The implications of rejecting referrals for asymptomatic non-visible haematuria prospectively for one year: an innovative interpretation of NICE guidance for 'urgent suspected cancer' (NG12)
Author(s):
Mr Adam Cox
,
Mr Adam Cox
Affiliations:
Mr Matthew Jefferies
,
Mr Matthew Jefferies
Affiliations:
Dr Mohamad Kamarizan
,
Dr Mohamad Kamarizan
Affiliations:
Ms Maureen Hunter
,
Ms Maureen Hunter
Affiliations:
Mr Jim Wilson
,
Mr Jim Wilson
Affiliations:
Mr Daniel Painter
,
Mr Daniel Painter
Affiliations:
Mr Adam Carter
Mr Adam Carter
Affiliations:
BAUS ePoster online library. Cox A. 06/26/17; 177329; P1-1 Disclosure(s): I have received honoraria from Astellas, Ferring and Kyowa Kirin to attend AUA 2017
Mr. Adam Cox
Mr. Adam Cox
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Abstract
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INTRODUCTION
After NICE published the controversial NG12 guidance for 'urgent suspected cancer' (USC) in 2015, we presented our early experience of declining referrals for asymptomatic non-visible haematuria (aNVH) at the 2016 BAUS AGM. We report the updated outcomes of entirely rejecting referrals for aNVH for one year.
PATIENTS AND METHODS
USC haematuria referrals to a UK cancer centre were analysed retrospectively prior to NG12 publication from July'14 to July'15 (cohort 1) and compared to prospective data following NG12 from July'15 to July'16 (cohort 2). After NG12, referrals for aNVH were declined in writing.
RESULTS
Over the study period, 1963 patients were seen in one-stop haematuria clinic (OSHC); 1105 in cohort 1, and 858 in cohort 2. 153 referrals for aNVH were rejected in writing during cohort 2. In cohort 1, 686 patients had visible haematuria (VH), 159 had symptomatic NVH (sNVH), and 260 had aNVH. More urothelial malignancies were diagnosed in cohort 2 (114 vs110) but proportions of high-risk non-muscle invasive bladder cancer (HRNMIBC) and muscle invasive bladder cancer (MIBC) were comparable in both cohorts. Were we to exclude patients with aNVH from cohort 1, only 3 low-risk non-muscle invasive bladder cancers would have evaded detection. Furthermore, after NG12, the average time from referral to first appointment fell from 35 days in July 15, to 17 days in July 16 (up to 50% improvement).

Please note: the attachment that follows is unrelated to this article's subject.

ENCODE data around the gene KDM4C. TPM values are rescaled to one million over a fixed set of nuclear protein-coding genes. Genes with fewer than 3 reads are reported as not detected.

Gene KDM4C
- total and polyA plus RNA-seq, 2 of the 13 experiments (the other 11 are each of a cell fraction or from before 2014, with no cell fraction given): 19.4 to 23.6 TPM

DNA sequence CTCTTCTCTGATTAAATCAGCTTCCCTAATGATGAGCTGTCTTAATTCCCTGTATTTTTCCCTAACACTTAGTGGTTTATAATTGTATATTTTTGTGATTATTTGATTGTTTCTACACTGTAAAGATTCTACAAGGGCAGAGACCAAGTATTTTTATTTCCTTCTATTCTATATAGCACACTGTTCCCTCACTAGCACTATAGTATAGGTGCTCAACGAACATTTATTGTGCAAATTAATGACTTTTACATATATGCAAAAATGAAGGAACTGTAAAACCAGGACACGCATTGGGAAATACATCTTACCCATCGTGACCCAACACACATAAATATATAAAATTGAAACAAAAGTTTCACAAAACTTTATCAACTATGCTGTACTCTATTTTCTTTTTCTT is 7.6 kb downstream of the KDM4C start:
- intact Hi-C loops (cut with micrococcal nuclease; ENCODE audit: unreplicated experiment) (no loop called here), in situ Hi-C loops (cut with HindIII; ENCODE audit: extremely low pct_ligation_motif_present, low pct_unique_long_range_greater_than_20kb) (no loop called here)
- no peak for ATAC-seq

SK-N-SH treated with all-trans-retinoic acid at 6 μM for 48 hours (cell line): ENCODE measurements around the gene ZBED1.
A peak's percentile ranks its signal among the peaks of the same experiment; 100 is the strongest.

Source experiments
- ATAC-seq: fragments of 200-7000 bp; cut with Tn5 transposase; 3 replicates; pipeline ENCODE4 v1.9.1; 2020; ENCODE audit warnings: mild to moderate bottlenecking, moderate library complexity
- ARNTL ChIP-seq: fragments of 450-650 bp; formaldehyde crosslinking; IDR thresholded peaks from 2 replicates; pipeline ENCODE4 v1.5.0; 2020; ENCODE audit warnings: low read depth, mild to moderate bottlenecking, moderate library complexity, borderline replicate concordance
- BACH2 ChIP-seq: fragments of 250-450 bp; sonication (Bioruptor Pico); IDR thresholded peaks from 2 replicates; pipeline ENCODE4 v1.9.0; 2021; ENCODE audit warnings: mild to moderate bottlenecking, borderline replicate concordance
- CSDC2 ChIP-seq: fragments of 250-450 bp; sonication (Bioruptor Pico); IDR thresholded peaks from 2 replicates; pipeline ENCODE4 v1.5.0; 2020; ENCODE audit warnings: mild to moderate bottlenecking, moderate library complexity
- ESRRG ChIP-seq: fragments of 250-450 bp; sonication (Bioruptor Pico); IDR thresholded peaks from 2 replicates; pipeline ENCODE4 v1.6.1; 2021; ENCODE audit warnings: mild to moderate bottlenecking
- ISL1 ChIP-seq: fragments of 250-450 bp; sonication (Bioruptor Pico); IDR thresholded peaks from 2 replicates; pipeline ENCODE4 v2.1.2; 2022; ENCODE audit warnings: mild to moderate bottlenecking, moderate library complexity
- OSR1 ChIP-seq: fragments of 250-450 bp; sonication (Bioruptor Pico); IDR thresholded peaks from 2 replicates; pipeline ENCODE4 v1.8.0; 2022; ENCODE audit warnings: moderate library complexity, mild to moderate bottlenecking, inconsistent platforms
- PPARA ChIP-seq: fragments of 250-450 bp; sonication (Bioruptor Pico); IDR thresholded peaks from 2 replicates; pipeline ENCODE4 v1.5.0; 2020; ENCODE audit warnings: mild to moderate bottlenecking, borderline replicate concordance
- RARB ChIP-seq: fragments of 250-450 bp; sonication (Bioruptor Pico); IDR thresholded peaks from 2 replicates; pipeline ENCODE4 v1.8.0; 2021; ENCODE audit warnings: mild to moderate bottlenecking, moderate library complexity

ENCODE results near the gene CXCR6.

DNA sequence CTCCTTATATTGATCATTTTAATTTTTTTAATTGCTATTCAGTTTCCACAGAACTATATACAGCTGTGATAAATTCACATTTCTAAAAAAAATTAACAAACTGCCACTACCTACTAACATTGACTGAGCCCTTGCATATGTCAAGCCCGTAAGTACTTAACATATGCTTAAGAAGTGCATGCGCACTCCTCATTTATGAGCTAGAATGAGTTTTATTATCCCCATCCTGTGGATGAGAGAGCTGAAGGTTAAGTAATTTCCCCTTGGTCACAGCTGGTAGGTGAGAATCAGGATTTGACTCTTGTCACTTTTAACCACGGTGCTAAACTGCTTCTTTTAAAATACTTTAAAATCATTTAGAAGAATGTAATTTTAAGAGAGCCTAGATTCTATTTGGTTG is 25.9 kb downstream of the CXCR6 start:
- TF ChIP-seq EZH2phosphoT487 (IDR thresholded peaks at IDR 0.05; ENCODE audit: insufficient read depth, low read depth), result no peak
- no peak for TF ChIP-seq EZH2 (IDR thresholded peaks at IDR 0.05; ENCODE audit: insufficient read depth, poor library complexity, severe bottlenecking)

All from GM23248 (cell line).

CONCLUSIONS
This study is the first to prospectively report that rejecting referrals for aNVH is safe, and results in the earlier detection of serious bladder cancers.
INTRODUCTION
After NICE published the controversial NG12 guidance for 'urgent suspected cancer' (USC) in 2015, we presented our early experience of declining referrals for asymptomatic non-visible haematuria (aNVH) at the 2016 BAUS AGM. We report the updated outcomes of entirely rejecting referrals for aNVH for one year.
PATIENTS AND METHODS
USC haematuria referrals to a UK cancer centre were analysed retrospectively prior to NG12 publication from July'14 to July'15 (cohort 1) and compared to prospective data following NG12 from July'15 to July'16 (cohort 2). After NG12, referrals for aNVH were declined in writing.
RESULTS
Over the study period, 1963 patients were seen in one-stop haematuria clinic (OSHC); 1105 in cohort 1, and 858 in cohort 2. 153 referrals for aNVH were rejected in writing during cohort 2. In cohort 1, 686 patients had visible haematuria (VH), 159 had symptomatic NVH (sNVH), and 260 had aNVH. More urothelial malignancies were diagnosed in cohort 2 (114 vs110) but proportions of high-risk non-muscle invasive bladder cancer (HRNMIBC) and muscle invasive bladder cancer (MIBC) were comparable in both cohorts. Were we to exclude patients with aNVH from cohort 1, only 3 low-risk non-muscle invasive bladder cancers would have evaded detection. Furthermore, after NG12, the average time from referral to first appointment fell from 35 days in July 15, to 17 days in July 16 (up to 50% improvement).
CONCLUSIONS
This study is the first to prospectively report that rejecting referrals for aNVH is safe, and results in the earlier detection of serious bladder cancers.
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